• Imagine your favorite Thanksgiving meal — all the tasty morsels and elements — placed in a nice spread on the holiday table. If you’re like me, you mix your food together a bit. I prefer using the mashed potatoes as a palette for the other stronger-tasting items. Get it just right. Now scrape your plate into the blender, the pumpkin pie, too. And pour in that wine, tea, cider, Coke, water — whatever you normally imbibe this joyous day. Pour in everyone else’s plates and cups also. Now set that blender on high; maybe pulse it a couple of times. Gross, right? » RELATED: Thanksgiving traffic: Here’s when (and when not) to travel in Atlanta Welcome to Atlanta traffic in the fourth quarter. Atlanta commuters have already faced tremendous challenges in recent times, as volume has ballooned at the height of the fall semester. The early darkness in the time change always adds insult to PM drive and prolongs the ride home. Horrible, long-lasting crash scenes have peppered the days. Major construction continues to kill weekend chill time. Earlier sunsets blind afternoon drives. Fall is a busy time and traffic reflects it. Bake in the pre-Thanksgiving exodus and the maps on the Triple Team Traffic Alerts App go dark red. Tradition (and data) shows us that Wednesday afternoon is the absolute worst time to travel for Thanksgiving. You’re better suited to try to leave town Thanksgiving morning (the roads are empty then) or earlier in the week. » RELATED: 8 mistakes to avoid with holiday travel in Georgia 2019 But Wednesday travel may be inevitable for some, so that means others of us can correct for the extra push. For those who have to work and are able to telecommute, this Wednesday is the perfect day for it. Many offices let out early anyway, so taking that half day in the home office would help alleviate some of the road pressure not just for holiday travelers, but for people (like yours truly) who have to work. Another reason Wednesday could be particularly awful for driving is the weather. WSB Radio meteorologist Kirk Mellish has been studying some models that indicate stormy weather east of the Rockies is very possible in this portion of the week. This forecast could change very easily, but even a probable likelihood of “just add water” to the Thanksgiving drive should change behavior. For the return trip, the Thanksgiving bounceback is usually the worst on Sunday afternoon and on the south side on I-75. Arm yourself with a Peach Pass to save time, as those Express Lanes stay cheap and are lightly used. The trick will be to make sure the lanes are open in the direction you’re traveling. Traveling back to town on Black Friday is better than trying the outer lying freeways on Sunday, when people are trying to return for the work week. Black Friday traffic around busy shopping areas will not be that bad on Friday morning. Sure, some will chase deals, but the rush to the malls for the door-busting deals is not nearly the event it was ten years ago. But as the gravy and football comas wear off late in the day Friday, the arteries around those busy shops (and quite possibly those of the shoppers themselves) will be clogged. Holiday shopping’s effect on the roads is more spread out and gradual. The change to Standard Time has been the first slap in the face to the evening commute, with drivers more drowsy and having to navigate in sunshine at a bad angle and then early darkness. I wrote about this two years ago, and the trend continues. Then extra shoppers jump in the mix and traffic devolves into that terrible ingredient mix from our opening paragraph. “By the time the (time change) transition wears off, holiday season is upon us, and there is more shopping traffic on the road,” Georgia Tech Senior Research Engineer Angshuman Guin said. Since a shopping-bound driver may not be as versed in their route as the everyday commuter in that area, tensions can arise, Guin said. “There is also the difference in aggressiveness between drivers, (which) leads to less efficient movement of traffic as well as causes safety hazards.” As people become more and more rushed or simply begin running more late, tempers flare. When motorists drive at a time or in an area that they are less familiar with, they are likely going to make moves that slow the flow even more. This can hold true for Thanksgiving travelers or holiday shoppers. Be patient. » RELATED: The best and worst times to drive and shop during Thanksgiving week We can’t just drive at the worst times and in bad conditions and then complain about the results. Telecommuting and adjusting departure times for Thanksgiving travel will help all parties involved. Exercising patience and scheduling those shopping trips outside of the last minute windows or the PM commute will also help achieve better results. Doug Turnbull, the PM drive Skycopter anchor for Triple Team Traffic on 95.5 WSB, is the Gridlock Guy. He also writes a traffic blog and hosts a podcast with Smilin’ Mark McKay on wsbradio.com. Contact him at Doug.Turnbull@coxmg.com.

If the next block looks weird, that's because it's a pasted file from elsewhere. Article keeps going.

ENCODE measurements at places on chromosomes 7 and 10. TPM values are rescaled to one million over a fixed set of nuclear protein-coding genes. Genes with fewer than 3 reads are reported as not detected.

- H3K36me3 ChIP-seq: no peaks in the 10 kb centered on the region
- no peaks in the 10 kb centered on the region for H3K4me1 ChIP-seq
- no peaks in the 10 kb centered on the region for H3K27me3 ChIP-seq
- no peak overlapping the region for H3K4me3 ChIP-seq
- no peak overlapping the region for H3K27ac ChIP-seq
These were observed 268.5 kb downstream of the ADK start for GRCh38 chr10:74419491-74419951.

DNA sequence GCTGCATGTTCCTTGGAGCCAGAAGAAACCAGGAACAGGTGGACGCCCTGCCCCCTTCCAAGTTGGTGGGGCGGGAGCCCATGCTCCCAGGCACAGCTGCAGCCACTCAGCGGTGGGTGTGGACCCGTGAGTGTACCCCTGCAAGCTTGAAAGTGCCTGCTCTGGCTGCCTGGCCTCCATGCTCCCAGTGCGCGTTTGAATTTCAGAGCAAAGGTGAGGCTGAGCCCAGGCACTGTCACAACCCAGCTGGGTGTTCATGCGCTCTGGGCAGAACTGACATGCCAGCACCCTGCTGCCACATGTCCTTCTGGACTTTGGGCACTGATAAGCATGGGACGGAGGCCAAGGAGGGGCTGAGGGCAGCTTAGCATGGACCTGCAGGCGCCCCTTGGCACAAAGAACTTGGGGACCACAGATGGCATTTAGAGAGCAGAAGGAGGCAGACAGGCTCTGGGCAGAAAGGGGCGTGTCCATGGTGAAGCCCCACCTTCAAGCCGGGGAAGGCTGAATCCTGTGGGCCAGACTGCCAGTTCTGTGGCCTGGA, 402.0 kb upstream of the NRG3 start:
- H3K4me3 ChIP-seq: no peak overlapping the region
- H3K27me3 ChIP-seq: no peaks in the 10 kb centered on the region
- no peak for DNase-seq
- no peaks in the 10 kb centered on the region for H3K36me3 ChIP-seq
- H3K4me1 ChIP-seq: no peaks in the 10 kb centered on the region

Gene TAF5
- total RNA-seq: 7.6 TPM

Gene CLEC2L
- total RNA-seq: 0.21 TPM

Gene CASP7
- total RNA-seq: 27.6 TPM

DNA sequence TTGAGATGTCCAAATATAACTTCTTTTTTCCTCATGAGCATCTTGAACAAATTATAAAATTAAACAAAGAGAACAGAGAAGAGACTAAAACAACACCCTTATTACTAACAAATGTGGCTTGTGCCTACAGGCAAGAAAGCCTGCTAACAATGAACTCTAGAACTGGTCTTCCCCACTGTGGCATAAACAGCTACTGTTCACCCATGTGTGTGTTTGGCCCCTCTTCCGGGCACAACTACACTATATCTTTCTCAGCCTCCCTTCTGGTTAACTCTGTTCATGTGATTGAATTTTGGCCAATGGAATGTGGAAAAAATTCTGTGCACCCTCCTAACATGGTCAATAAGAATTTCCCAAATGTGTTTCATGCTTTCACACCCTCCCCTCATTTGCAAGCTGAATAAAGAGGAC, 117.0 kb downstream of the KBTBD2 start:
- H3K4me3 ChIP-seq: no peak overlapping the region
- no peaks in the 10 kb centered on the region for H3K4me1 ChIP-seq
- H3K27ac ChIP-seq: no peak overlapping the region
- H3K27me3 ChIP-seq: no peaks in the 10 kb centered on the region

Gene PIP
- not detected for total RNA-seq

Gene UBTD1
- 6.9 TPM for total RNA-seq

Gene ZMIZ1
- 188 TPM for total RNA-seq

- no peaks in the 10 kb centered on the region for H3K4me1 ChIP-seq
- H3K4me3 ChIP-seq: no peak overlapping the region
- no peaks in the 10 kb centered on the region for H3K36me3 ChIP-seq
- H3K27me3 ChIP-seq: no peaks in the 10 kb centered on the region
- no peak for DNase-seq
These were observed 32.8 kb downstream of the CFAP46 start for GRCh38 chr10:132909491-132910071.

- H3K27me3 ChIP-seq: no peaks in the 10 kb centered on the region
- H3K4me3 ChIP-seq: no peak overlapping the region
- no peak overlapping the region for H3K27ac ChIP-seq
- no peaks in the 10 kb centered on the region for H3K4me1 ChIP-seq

• At least there were several days to prepare. And Atlanta needed quite a bit of warning for one of the biggest traffic tie-ups of 2019, as word came four days before that both President Donald Trump and Vice President Mike Pence would visit the city. But even with several days’ notice, numerous news stories and pleas for forbearance, Friday, November 8th was a horrible date on the roads. And at least some of the backups were avoidable. » RELATED: President’s visit leaves massive delays on Atlanta interstates Trump would visit a fundraiser for Georgia Senator David Perdue at The Whitley Hotel (formerly the Ritz Carlton) in Buckhead, before speaking at the Black Voices for Trump rally at the Georgia World Congress Center. Pence would fly in an hour later to Dobbins AFB in Marietta and attend the rally before Trump. This meant two different contingencies would move at different routes and times. All of this added up to five different periods of closures on parts of I-285, GA-400, I-85, I-75, I-75/85 (the Downtown Connector), Cobb Parkway, Lenox Road, Peachtree Road, Piedmont Road, and Northside Drive. This list doesn’t include the entrance ramps along the routes and the closed overpasses to allow the motorcades to pass safely. These closures started occurring during the lunch hour, on a Friday, with bouts of rain threatening — in Atlanta. There were sets of very expected and unexpected consequences and closures between lunch and dinner that Friday. » RELATED: MARTA prepares for region’s first bus rapid transit line Typically, the Georgia State Patrol and GDOT HERO Units shut off interstates and exits just before motorcades start rolling. The consistency of when those closures start and how long they last varies. Both Trump’s and Pence’s arriving motorcades caused closures only on the roads they were on just before and just after they traveled those roads. For example, I-75/southbound in Cobb County stayed closed between Delk Road and I-285 until the motorcade exited I-75 onto I-285/eastbound. Then it re-opened. That was the standard for Pence’s arrival also. In the past, the WSB Traffic Team has seen closures begin far sooner and last longer. The protocol seems to vary, but the brief closures were the right way to do this. Law enforcement did not shut down GA-400/southbound, I-85/southbound, or I-75/southbound extremely long for Trump’s middle trip between Buckhead and Downtown Atlanta. And because the freeway was completely free of vehicles, the motorcade moved quickly and minimized the closure pain. This was not the case for Trump’s return trip. When Pence finished speaking and left town in the 3 p.m. hour, the motorcade strangely did not shut down the entire freeway for its trip. GSP blocked I-75/85/northbound only long enough to allow the motorcade onto the freeway and then released traffic. Trump’s exit more than an hour later was the opposite. GSP and HEROs starting shutting down I-75/85/northbound, I-75/northbound, I-285 in both directions, and Highway 41 around Dobbins well before Trump left the Congress Center. In fact, he was still on stage and had begun speaking off the cuff. So entire freeways ended up staying closed 20 minutes longer than needed during the 4 p.m. hour of a Friday rush hour. That is absurd. To add salt to the wound, our job as traffic reporters is far more difficult for each event of this type. First, the WSB Skycopter and many other aircraft are not allowed to fly in a 30-mile radius during the entire time. And then sometime during the Obama years, the Secret Service began forcing GDOT to disable all of its traffic cameras for security reasons. Soon after that, GSP began speaking in code or using different channels to communicate about the closures, so we couldn’t follow them on police scanners. All of this secrecy severely limits our ability to track exactly when and where the many closures are. The interruption of so much information just pours fuel on the fire of the big time delays. » RELATED: Metro Atlanta transit plan: Here's the project list We got around some of these difficulties by using a couple of different cameras stationed in key areas, and we also relied on the traffic flow data inside the WSB Triple Team Traffic Alerts App to see when closures began and ended and the delays behind them. We also got calls from our Traffic Troopers stuck in the backups. We staffed up early, broke into programming often, and took the time we needed to share what we knew and what to expect. If you needed to know the status of your likely terrible ride Friday, 95.5 WSB was the place to turn. But taking a diagnostic of such a stark set of closures shouldn’t be so difficult. The Secret Service being, well, secretive of some things is understandable. But disabling all traffic cameras is an unnecessary overreach and just adds to the problem. If they’re worried about anyone seeing the motorcade in real time, then they need to empty both sides of the roads, evacuate every building, and confiscate every smartphone. Not happening. And law enforcement was far too hasty in shutting down the freeways so far ahead of Trump’s departure. Could they not have waited for the speech to end? Traffic was going to be bad enough; it didn’t need to get any worse. The commuting public and employers could have done more to help their fates also. That fateful Friday was a perfect excuse to telecommute, take a half-day, or work flex hours Monday through Thursday. These aren’t options for many jobs, but a few thousand fewer cars on the roads still makes a difference. Many treated the day normally. And those who did not deserve praise. The procedures for handling the Trump and Pence arrivals seemed perfect; they were only as disruptive as necessary. Business returned to normal soon after the roads opened. But Trump’s departure back to Dobbins was a boondoggle. And not having cameras, real-time communications from law enforcement, and the WSB Skycopter left us tasked with helping people avoid these jams at a deficit. Consistency, sensible security, and better coordination need to be tenets of the next Air Force One or Air Force Two trips to Metro Atlanta. Doug Turnbull, the PM drive Skycopter anchor for Triple Team Traffic on 95.5 WSB, is the Gridlock Guy. He also writes a traffic blog and hosts a podcast with Smilin’ Mark McKay on wsbradio.com. Contact him at Doug.Turnbull@coxmg.com.